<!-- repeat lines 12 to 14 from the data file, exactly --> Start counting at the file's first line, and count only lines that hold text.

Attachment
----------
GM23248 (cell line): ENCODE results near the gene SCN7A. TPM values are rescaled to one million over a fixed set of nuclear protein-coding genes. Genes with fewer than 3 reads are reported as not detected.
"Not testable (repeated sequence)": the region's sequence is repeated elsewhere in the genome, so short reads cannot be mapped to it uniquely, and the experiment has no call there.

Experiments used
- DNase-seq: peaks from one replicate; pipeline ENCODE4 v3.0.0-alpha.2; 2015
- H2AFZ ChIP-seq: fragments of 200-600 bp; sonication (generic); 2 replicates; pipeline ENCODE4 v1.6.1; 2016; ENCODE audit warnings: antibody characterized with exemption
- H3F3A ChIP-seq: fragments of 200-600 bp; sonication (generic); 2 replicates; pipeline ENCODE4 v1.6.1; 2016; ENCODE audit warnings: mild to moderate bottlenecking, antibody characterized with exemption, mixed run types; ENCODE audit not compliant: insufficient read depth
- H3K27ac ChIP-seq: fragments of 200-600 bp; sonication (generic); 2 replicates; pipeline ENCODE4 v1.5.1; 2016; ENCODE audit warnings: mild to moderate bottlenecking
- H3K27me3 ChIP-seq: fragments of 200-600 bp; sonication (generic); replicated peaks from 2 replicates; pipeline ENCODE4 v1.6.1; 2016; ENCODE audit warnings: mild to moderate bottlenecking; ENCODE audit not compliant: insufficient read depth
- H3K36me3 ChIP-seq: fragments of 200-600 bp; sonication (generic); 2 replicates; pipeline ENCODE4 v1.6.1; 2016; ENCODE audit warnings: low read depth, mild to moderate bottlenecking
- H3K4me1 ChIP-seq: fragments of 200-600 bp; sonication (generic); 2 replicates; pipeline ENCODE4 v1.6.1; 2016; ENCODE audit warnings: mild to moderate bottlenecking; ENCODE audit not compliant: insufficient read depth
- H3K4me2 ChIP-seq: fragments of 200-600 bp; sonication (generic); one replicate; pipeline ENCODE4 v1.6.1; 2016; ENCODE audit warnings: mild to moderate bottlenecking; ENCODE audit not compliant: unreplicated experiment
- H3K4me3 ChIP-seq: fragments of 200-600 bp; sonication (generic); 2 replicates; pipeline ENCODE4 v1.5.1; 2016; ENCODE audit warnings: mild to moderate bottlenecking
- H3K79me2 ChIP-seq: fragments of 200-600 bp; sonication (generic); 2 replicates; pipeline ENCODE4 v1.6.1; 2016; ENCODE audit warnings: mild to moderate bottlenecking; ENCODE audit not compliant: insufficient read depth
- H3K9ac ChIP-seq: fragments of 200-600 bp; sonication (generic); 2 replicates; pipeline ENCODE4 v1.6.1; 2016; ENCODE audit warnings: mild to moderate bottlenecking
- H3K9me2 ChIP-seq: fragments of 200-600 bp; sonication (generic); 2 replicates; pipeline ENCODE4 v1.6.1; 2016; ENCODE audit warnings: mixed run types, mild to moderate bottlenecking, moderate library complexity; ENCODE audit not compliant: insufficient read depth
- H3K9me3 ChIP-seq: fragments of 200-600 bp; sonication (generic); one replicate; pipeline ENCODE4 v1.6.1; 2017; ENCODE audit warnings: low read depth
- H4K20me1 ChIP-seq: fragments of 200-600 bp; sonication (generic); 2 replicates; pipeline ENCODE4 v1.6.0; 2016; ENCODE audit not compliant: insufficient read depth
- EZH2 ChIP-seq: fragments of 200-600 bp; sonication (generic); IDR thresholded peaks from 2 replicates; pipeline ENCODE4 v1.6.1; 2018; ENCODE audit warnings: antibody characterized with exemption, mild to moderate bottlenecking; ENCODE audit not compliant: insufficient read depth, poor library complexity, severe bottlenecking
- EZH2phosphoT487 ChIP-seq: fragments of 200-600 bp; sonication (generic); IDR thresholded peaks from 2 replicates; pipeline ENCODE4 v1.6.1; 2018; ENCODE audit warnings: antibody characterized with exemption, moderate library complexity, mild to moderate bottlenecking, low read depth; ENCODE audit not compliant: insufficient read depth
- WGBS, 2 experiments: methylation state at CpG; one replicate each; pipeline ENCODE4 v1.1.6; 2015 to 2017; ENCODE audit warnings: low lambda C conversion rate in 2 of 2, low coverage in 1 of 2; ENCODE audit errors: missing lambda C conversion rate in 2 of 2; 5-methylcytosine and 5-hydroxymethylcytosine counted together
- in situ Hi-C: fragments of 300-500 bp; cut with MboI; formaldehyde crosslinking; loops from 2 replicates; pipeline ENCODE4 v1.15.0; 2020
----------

- H3K4me3 ChIP-seq: fragments of 200-600 bp; sonication (generic); 2 replicates; pipeline ENCODE4 v1.5.1; 2016; ENCODE audit warnings: mild to moderate bottlenecking
- H3K79me2 ChIP-seq: fragments of 200-600 bp; sonication (generic); 2 replicates; pipeline ENCODE4 v1.6.1; 2016; ENCODE audit warnings: mild to moderate bottlenecking; ENCODE audit not compliant: insufficient read depth
- H3K9ac ChIP-seq: fragments of 200-600 bp; sonication (generic); 2 replicates; pipeline ENCODE4 v1.6.1; 2016; ENCODE audit warnings: mild to moderate bottlenecking